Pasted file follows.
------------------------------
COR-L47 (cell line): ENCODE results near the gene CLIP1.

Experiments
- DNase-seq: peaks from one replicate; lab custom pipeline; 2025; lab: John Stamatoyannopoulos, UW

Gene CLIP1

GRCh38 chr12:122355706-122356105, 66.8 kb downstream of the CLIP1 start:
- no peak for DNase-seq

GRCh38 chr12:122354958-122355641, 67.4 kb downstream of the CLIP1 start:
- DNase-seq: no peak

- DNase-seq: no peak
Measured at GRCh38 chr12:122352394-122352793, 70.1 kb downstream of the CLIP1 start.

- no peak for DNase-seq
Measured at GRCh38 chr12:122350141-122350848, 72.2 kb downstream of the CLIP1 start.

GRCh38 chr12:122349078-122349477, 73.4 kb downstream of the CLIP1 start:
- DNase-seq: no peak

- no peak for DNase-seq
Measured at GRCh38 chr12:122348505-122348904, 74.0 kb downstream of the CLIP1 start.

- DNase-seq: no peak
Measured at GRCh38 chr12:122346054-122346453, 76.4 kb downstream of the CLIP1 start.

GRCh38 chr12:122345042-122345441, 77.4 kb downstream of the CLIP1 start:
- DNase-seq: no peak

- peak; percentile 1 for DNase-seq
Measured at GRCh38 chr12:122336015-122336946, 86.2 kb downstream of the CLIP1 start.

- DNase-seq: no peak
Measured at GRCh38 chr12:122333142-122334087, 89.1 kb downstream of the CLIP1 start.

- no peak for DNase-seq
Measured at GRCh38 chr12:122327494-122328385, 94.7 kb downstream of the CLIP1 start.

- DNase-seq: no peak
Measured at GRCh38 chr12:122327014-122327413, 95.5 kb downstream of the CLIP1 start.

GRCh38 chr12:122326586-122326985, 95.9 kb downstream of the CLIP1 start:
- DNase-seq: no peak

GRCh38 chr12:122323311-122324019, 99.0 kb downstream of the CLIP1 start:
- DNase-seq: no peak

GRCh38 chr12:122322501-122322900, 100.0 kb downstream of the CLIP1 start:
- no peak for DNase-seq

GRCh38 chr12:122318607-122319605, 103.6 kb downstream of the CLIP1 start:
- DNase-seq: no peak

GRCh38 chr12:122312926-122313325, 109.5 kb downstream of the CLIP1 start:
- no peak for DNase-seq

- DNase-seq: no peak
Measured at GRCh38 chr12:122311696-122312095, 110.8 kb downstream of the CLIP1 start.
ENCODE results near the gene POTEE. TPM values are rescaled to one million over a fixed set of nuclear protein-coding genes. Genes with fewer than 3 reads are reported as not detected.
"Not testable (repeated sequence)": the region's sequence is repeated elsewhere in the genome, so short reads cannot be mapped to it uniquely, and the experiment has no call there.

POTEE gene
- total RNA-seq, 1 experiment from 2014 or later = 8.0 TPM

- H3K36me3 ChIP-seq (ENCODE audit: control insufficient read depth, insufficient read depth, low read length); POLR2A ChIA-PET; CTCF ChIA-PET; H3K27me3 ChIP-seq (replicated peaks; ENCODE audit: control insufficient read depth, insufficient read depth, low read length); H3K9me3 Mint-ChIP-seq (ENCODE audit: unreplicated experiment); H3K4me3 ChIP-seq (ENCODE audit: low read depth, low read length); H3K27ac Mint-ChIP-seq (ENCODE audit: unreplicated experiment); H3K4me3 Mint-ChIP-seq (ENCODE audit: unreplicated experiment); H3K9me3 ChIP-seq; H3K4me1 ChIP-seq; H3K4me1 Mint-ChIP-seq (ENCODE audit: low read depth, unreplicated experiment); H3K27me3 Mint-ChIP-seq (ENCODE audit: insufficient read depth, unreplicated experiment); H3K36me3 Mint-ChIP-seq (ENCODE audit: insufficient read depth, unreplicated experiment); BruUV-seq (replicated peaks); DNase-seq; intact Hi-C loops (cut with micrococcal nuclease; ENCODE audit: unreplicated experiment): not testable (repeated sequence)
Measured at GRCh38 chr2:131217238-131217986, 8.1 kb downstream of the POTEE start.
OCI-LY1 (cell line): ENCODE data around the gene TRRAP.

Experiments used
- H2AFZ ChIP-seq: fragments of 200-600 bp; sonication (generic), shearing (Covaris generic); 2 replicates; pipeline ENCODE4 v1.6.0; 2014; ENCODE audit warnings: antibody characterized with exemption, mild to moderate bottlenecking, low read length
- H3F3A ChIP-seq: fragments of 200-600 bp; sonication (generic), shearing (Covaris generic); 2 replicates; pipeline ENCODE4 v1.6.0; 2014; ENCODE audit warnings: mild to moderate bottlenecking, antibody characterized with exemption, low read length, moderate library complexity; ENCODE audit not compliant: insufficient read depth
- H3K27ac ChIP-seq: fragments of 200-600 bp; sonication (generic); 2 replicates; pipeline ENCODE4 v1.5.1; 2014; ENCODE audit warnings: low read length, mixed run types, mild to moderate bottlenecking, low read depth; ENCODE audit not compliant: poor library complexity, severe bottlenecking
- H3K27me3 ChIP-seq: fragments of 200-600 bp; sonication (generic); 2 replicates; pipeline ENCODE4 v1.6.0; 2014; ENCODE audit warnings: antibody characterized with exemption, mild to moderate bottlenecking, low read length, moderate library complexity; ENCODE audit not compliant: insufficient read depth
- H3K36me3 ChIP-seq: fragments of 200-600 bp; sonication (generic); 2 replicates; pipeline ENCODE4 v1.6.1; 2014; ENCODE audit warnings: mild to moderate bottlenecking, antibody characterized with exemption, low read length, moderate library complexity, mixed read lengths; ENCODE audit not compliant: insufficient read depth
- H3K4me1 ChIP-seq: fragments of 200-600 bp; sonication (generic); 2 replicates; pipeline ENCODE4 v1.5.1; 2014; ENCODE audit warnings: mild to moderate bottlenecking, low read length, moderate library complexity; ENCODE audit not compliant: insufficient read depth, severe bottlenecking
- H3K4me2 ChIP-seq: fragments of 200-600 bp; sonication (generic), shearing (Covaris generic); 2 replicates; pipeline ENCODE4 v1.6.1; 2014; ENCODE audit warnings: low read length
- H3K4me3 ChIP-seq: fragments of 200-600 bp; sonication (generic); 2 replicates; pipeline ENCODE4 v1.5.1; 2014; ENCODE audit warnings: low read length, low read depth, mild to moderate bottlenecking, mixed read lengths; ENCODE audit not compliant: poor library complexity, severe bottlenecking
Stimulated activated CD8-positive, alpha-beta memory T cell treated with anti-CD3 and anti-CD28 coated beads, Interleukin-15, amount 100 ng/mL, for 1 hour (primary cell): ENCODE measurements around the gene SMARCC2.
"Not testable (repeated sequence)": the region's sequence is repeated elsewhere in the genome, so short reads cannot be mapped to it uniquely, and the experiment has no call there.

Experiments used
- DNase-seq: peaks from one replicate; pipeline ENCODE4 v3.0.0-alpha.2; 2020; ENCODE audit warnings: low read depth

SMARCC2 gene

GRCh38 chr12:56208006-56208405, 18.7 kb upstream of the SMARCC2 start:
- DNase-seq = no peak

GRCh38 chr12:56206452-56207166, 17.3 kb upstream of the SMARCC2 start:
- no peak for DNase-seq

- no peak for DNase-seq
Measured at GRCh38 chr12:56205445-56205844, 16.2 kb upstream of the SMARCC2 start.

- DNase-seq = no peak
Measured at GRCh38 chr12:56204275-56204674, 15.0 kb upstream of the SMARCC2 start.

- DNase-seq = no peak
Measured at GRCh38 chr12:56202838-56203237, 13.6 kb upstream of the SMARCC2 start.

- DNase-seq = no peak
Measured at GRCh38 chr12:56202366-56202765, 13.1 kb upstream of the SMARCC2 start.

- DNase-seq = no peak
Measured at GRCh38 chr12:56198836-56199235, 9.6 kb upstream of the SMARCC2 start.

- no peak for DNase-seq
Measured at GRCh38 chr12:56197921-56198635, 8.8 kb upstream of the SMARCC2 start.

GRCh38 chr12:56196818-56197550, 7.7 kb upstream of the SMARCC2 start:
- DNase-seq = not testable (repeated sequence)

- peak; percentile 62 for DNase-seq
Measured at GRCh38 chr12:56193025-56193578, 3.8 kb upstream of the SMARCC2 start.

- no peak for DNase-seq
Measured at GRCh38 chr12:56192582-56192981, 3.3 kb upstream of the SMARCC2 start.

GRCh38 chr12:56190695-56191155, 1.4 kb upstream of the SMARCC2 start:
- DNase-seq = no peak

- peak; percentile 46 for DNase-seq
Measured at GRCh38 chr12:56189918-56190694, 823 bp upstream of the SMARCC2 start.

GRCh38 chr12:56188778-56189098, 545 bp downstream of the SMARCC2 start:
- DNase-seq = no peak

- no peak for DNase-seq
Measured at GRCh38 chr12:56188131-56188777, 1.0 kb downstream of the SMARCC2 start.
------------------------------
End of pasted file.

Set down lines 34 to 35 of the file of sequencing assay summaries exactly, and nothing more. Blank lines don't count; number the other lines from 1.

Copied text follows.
- no peak for DNase-seq

GRCh38 chr12:122318607-122319605, 103.6 kb downstream of the CLIP1 start: